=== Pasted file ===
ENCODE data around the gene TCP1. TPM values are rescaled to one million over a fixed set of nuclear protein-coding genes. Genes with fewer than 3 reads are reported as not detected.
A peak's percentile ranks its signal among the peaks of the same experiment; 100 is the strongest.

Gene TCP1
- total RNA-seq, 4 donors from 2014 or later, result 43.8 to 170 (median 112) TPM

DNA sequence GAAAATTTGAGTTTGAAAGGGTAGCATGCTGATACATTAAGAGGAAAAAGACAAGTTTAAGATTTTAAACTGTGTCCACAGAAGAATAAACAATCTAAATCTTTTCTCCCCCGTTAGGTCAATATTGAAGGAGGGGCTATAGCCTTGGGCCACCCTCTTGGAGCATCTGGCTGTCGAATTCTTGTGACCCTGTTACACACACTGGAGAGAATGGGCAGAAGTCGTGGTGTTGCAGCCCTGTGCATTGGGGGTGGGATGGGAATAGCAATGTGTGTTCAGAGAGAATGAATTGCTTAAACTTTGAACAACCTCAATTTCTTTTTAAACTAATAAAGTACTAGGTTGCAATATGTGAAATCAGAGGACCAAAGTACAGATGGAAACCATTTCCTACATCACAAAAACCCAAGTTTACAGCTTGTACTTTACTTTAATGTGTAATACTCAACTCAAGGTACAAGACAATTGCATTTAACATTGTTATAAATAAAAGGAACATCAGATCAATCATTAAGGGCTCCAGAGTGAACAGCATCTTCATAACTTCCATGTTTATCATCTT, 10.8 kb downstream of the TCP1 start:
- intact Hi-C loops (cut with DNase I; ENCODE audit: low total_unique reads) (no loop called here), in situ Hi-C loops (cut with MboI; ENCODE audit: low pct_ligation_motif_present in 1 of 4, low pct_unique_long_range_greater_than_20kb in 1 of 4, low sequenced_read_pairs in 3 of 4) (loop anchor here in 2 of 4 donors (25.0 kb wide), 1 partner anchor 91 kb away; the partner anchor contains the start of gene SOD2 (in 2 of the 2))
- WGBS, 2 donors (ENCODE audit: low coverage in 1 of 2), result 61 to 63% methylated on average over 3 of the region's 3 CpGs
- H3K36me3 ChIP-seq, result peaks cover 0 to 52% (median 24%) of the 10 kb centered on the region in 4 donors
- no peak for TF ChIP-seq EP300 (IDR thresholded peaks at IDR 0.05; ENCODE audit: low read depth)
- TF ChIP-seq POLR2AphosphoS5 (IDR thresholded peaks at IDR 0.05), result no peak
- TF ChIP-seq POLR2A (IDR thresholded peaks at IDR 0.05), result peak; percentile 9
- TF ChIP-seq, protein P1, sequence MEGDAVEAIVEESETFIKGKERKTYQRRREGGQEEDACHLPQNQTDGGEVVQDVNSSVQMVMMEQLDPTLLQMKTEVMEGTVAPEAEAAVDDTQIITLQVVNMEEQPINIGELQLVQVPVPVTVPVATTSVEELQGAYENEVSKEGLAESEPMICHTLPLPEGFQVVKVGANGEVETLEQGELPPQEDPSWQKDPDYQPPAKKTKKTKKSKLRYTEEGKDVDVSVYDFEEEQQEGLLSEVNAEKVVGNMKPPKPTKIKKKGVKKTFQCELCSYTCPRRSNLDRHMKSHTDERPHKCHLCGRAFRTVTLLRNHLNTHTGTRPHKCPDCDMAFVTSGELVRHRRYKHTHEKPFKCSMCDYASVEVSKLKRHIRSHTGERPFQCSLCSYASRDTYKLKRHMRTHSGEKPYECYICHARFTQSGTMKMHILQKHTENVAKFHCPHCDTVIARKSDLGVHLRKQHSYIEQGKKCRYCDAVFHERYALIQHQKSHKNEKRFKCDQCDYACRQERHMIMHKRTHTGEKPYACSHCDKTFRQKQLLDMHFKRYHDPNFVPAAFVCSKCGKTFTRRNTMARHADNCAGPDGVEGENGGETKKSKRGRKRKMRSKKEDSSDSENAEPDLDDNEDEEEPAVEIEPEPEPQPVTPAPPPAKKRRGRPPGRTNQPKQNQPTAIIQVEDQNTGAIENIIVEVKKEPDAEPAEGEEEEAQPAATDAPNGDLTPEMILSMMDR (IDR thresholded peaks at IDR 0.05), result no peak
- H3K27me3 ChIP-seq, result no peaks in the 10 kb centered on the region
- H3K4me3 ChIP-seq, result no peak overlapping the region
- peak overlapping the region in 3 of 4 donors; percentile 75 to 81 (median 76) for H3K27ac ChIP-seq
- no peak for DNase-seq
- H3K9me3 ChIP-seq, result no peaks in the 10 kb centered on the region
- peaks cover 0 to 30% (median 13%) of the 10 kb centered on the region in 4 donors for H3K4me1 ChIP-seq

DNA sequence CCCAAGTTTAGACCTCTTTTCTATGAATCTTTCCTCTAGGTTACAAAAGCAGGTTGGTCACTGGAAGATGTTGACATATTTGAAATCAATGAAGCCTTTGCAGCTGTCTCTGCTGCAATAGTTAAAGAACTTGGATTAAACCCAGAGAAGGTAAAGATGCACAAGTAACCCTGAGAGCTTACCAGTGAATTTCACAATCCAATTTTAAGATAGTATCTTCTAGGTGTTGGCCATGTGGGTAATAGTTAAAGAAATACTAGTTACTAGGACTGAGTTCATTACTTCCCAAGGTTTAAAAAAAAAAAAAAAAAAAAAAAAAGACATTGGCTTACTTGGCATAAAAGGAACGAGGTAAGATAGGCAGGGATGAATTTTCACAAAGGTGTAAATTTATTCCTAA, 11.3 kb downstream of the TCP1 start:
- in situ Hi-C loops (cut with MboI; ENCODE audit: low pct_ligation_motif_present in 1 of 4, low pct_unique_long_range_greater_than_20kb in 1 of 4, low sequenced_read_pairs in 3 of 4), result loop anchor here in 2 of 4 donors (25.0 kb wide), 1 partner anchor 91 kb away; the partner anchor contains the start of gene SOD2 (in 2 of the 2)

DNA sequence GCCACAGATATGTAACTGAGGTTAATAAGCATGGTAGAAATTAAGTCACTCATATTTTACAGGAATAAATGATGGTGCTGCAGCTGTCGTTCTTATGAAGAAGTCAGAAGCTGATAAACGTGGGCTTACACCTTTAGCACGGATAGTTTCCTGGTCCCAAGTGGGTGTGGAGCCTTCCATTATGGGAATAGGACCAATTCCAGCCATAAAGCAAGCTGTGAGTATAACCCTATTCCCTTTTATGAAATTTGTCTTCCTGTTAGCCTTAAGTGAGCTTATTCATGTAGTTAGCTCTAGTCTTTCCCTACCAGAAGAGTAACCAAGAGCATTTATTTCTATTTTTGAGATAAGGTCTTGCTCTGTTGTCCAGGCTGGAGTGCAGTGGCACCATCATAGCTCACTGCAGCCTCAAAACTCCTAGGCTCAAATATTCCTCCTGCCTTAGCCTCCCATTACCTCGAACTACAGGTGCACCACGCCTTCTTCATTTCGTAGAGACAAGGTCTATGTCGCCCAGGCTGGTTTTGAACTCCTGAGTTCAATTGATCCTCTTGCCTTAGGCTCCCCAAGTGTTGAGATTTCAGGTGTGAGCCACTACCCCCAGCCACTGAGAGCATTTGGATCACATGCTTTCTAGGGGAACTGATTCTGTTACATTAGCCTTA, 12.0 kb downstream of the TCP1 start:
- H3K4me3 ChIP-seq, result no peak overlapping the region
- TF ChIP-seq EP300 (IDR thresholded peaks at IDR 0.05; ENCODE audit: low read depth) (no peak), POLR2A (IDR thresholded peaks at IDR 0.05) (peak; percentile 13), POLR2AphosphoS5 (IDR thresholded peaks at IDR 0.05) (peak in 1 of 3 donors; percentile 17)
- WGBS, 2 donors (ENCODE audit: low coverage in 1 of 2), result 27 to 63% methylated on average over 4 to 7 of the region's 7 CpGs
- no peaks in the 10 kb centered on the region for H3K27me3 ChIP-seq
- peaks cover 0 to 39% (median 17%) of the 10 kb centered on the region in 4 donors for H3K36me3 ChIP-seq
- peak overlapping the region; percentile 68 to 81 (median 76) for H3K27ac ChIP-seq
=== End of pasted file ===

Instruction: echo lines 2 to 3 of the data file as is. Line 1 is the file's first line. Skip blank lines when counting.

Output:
A peak's percentile ranks its signal among the peaks of the same experiment; 100 is the strongest.

Gene TCP1